The character tends to be what the story of the roguelike depends on… Which can make some stories a bit generic. Story is rarely a major part of roguelites, but some games can make a really compelling story from the gameplay. Noita, for instance, has little story told to the player. It instead requires multiple runs and player interpretation to make a story out of it. For some players, this style of storytelling can be immensely engaging. For others… well, most roguelikes just don’t have a hugely in-depth level of story.

Enemies… Enemies in roguelikes can be a bit hit-or-miss. Bosses tend to be really unique to keep players interested in fighting them. The Binding of Isaac has a ton of really weird enemies, but the bosses are on another level. You don’t tend to forget these bosses, because they are an important part of (most) roguelites.

Progression Cycles

Why do indie devs love roguelikes

As described above, the most important part of the roguelike is that progression is slow but definite. As the player’s skill increases, they should be rewarded with more and more potential goods. This can range from Risk of Rain 2, where players get achievements that unlock more items, to Rogue Legacy, where players purchase small upgrades over time.

No matter how a roguelite gives players more power, they must be careful about pacing. Pacing is critical to keeping the interest of the players. If a roguelike gives rewards too fast, then the player can consistently beat it, and that might lead to boredom. If it’s too slow, then that can make some players frustrated with their progress (either due to lack of skill or how tedious it is to get rewards). Thus, most roguelites must find the happy medium between these two extremes and meet their players’ demands.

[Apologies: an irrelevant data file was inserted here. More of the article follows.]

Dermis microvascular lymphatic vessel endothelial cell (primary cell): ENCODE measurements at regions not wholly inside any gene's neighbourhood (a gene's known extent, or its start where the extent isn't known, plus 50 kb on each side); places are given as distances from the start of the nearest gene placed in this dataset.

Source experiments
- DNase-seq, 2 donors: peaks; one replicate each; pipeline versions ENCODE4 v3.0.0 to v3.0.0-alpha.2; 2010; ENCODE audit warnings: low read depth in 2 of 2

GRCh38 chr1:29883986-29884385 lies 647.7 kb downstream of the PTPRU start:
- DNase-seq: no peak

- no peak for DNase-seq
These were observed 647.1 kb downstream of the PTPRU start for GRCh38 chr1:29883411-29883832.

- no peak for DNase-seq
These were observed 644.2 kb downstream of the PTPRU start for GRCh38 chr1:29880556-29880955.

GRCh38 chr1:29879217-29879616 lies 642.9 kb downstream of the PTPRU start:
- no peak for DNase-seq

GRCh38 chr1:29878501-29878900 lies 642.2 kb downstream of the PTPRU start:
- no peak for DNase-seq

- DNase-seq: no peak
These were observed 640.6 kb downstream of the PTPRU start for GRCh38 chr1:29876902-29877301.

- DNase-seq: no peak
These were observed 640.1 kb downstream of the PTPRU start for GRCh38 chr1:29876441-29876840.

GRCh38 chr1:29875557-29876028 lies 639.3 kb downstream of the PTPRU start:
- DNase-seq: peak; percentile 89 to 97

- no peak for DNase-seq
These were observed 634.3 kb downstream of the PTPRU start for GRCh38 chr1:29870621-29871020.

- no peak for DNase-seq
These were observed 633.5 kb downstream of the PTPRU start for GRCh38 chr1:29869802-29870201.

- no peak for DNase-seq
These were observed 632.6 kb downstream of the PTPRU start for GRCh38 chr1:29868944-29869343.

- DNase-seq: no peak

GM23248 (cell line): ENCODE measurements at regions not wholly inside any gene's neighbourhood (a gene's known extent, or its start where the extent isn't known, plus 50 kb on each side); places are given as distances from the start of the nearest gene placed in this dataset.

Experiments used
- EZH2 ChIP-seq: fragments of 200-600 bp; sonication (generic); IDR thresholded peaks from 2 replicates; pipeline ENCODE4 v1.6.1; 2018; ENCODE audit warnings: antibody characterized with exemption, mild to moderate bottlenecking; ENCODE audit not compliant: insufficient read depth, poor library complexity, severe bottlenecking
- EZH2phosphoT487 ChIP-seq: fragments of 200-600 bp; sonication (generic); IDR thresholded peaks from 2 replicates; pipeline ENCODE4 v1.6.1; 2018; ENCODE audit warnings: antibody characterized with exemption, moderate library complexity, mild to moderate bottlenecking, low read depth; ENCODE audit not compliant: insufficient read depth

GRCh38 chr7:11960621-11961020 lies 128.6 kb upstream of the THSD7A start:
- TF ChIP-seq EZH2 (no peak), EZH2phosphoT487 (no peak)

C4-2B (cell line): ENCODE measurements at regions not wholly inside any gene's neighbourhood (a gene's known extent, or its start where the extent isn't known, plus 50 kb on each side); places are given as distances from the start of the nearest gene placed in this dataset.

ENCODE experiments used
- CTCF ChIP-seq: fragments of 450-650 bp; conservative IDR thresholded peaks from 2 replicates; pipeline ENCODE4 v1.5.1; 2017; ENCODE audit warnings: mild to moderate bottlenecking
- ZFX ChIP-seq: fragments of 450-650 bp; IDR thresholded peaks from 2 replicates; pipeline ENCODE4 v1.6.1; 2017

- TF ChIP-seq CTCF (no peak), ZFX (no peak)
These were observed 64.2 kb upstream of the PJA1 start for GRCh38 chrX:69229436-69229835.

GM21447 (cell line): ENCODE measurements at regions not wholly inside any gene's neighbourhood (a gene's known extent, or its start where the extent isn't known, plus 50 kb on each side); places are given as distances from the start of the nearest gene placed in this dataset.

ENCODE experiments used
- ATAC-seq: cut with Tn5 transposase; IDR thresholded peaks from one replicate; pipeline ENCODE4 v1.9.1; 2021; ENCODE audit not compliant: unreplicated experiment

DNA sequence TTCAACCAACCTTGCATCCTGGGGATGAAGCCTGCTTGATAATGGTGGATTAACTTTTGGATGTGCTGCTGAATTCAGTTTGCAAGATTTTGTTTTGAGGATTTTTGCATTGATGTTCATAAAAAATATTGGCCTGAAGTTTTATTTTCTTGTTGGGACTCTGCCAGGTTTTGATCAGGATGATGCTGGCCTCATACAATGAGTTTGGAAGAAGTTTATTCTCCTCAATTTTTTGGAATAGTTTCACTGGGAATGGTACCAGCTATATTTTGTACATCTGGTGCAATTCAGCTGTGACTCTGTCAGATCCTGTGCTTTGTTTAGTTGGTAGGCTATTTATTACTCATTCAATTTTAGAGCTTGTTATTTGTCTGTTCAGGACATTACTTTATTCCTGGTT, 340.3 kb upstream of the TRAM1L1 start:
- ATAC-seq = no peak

That being said, most roguelikes do emphasize difficulty over anything else. Or at least difficulty is a big theme for most of these games. These roguelites grasp onto a player’s innate want to “beat” the game, and thus losing is just another step towards victory. Roguelites feed into this tendency a ton by rewarding players who lost with extra items, upgrades, or consumables. This keeps the cycle going; the player gets closer and closer to the next milestone, and the game gives them more and more help to reach that milestone.

Most players have some way to win, because of this progression. Even if you aren’t perfect at the gameplay, the hope is that you can build up the supplies to beat the game through stats, rather than relying on skill.

Not all games are able to meet all players’ skill sets, unfortunately. The roguelike genre tends to be cutthroat due to the death-ended runs. Some games, like Hades, offers a way to decrease the difficulty slightly to help players out a bit.


So, why do developers like making roguelites so much? There’s three major reasons, I think:

  1. Less development time on levels, more time on polish
  2. There tends to be less emphasis on story so gameplay is easier to refine (though some studios take the opportunity to use the formula and experiment with storytelling!)
  3. The progression cycle of roguelikes is addictive, and it’s easy to keep player retention with it

To say that these are the sole reasons that a game developer may pursue a roguelite is ridiculous, but these are the reasons that I think roguelikes are so popular right now. What do you think?

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Written by Andrew Smith